ASPIRE (ACT Supplemental Preparation in Rural Education) is designed to bridge deficits in rural high school students’ performance on the ACT College Entrance Examination in order to increase the number of students pursuing higher education.


Traditional CALS agriculture departments are struggling to recruit, admit, and retain students interested in pursuing bachelor’s degrees.

Rural high school students with an interest in pursuing careers in North Carolina agriculture are often not successful in gaining admissions to 4-year institutions offering agricultural degrees.

This is often due to their test scores on a college entrance examination.

As a high school student, preparing for a college entrance examination like the ACT can be pretty difficult.  Cooperative Extension Agents and public high school teachers have teamed up to offer courses in rural counties to prepare sophomores and juniors for the ACT College Entrance Examination through the ASPIRE program.

Why should I participate in ASPIRE?

By participating in an ASPIRE class, you will learn the latest tactics and strategies to improve your ACT score.

The program is open to rural high school sophomores and juniors and includes 30 hours of ACT course instruction where students will learn the skills they need to tackle the ACT.

Students also receive the Princeton Review ACT study manual, the Princeton Review 1,460 practice question manual, and access to 4 ACT full-length practice exams with score analysis and breakdown.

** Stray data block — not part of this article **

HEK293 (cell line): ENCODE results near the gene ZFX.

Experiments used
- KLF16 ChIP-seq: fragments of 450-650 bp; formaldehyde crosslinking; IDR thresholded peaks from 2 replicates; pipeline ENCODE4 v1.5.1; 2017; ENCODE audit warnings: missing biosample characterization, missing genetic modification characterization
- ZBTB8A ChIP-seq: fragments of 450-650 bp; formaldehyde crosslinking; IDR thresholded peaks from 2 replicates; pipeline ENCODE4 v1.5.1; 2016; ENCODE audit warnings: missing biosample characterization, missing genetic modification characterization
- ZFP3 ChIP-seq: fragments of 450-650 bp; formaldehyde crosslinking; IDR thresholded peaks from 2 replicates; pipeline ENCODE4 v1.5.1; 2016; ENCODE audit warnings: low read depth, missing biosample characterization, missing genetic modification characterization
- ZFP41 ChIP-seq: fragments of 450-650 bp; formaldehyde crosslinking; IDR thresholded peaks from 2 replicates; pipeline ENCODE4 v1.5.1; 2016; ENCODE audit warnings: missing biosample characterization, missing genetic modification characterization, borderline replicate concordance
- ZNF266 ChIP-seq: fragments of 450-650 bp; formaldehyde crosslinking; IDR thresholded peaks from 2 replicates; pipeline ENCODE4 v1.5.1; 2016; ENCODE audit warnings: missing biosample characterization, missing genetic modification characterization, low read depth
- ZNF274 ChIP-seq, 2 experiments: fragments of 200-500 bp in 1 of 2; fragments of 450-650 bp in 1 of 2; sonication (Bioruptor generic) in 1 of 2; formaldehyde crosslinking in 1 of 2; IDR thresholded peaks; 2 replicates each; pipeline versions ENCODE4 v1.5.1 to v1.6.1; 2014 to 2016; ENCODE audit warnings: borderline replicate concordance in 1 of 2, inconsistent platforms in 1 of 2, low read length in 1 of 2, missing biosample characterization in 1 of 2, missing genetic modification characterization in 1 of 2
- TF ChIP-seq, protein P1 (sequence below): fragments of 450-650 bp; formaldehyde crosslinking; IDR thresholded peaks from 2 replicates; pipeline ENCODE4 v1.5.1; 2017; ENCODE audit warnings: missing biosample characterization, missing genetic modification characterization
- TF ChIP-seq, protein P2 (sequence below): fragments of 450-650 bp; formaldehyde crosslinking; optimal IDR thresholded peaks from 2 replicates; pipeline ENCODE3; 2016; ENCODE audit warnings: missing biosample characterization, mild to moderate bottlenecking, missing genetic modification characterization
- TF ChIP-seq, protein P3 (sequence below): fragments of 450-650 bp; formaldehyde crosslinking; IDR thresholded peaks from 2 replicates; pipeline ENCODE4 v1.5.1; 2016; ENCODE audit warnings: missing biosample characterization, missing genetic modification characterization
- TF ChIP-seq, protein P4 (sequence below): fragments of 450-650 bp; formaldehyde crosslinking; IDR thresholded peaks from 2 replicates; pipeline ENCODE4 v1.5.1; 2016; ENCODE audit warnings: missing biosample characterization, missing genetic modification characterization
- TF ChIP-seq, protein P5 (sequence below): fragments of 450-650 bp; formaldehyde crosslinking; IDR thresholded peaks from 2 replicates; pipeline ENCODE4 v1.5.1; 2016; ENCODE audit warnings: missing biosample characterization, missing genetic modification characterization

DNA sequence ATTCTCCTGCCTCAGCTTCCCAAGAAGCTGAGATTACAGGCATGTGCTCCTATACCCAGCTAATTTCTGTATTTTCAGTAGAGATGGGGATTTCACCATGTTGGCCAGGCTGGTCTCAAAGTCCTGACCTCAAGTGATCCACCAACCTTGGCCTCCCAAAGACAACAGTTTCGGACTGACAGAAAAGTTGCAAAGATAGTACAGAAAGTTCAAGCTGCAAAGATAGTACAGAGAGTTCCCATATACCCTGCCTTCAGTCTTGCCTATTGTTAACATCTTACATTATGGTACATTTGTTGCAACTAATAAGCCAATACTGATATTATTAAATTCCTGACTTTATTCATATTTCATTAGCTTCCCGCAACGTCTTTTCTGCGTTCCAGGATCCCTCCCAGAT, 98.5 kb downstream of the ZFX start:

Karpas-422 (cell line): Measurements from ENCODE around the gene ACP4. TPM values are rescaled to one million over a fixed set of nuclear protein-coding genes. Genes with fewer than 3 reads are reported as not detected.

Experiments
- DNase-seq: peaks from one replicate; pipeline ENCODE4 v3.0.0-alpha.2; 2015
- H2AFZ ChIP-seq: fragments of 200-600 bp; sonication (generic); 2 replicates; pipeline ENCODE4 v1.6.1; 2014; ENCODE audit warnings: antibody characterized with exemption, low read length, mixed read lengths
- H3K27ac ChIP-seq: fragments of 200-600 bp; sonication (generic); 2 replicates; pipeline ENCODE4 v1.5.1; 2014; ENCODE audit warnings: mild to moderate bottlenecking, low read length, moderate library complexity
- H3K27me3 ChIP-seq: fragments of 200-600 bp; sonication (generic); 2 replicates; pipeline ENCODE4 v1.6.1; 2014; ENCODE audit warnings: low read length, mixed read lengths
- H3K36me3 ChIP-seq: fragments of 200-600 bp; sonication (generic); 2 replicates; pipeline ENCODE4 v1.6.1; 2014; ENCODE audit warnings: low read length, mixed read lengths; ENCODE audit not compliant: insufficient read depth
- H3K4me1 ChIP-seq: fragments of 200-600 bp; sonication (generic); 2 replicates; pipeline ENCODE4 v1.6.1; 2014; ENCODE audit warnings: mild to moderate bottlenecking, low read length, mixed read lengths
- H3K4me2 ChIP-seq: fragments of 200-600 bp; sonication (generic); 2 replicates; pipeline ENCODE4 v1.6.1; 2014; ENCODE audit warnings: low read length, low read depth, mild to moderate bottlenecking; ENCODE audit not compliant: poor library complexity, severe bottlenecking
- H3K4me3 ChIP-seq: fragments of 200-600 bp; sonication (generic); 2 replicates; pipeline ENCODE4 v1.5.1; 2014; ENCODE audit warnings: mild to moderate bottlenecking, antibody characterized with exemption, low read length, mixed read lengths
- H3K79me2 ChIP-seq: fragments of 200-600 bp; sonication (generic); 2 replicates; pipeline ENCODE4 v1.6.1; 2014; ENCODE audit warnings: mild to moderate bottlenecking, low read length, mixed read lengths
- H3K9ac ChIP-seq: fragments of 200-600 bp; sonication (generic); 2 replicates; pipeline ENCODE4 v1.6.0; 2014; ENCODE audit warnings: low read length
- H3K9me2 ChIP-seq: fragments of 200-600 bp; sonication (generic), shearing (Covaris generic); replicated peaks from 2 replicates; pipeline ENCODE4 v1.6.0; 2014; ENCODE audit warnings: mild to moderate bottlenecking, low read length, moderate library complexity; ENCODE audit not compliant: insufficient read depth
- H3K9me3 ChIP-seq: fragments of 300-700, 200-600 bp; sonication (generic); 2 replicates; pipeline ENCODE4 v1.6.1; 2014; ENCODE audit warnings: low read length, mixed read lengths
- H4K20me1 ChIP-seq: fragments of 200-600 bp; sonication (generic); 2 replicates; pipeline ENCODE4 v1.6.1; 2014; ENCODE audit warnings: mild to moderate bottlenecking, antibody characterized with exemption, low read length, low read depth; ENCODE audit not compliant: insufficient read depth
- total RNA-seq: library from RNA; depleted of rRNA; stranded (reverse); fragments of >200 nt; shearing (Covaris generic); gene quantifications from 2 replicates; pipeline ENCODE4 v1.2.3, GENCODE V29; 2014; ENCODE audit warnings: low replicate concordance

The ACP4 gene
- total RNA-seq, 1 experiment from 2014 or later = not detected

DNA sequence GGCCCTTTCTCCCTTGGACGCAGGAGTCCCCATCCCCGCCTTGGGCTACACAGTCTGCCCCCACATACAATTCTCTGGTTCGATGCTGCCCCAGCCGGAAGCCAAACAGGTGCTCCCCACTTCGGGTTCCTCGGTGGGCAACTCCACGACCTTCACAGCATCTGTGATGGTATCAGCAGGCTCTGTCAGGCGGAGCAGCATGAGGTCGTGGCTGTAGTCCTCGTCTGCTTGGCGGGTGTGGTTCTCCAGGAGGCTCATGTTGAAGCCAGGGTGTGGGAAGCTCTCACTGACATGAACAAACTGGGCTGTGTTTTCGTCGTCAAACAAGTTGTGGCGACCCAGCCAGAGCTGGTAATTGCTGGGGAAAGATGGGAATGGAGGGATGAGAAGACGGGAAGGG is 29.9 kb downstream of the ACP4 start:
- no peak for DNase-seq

Questions? Contact Bianca Glaze, ASPIRE program coordinator:

SAT/ACT Average Scores in North Carolina Counties

Top 10 Livestock/Crop Producing Counties vs. Urban Counties

Below is a table depicting the average ACT and SAT scores for the top livestock and crop producing counties in North Carolina as they compare to those of Raleigh Charter High School, Chapel-Hill Carrboro City schools and Wake County schools (urban counterparts). All scores are compared to the NC State incoming freshman class average of Fall 2014.

On average, the top ten livestock and crop producing counties (a total of 15 counties within North Carolina) had a deficit of 328 points on the SAT and a deficient of 10.8 points on the ACT.

These counties bring in a great deal of money for North Carolina, yet their young adults are finding it increasingly difficult to further their education. Often, private standardized test preparation tools and tutors are luxuries that students in rural, economically distressed counties may not be able to afford. ASPIRE offers rural high school students a cost-effective way to increase their ACT scores and become more competitive when they apply to college.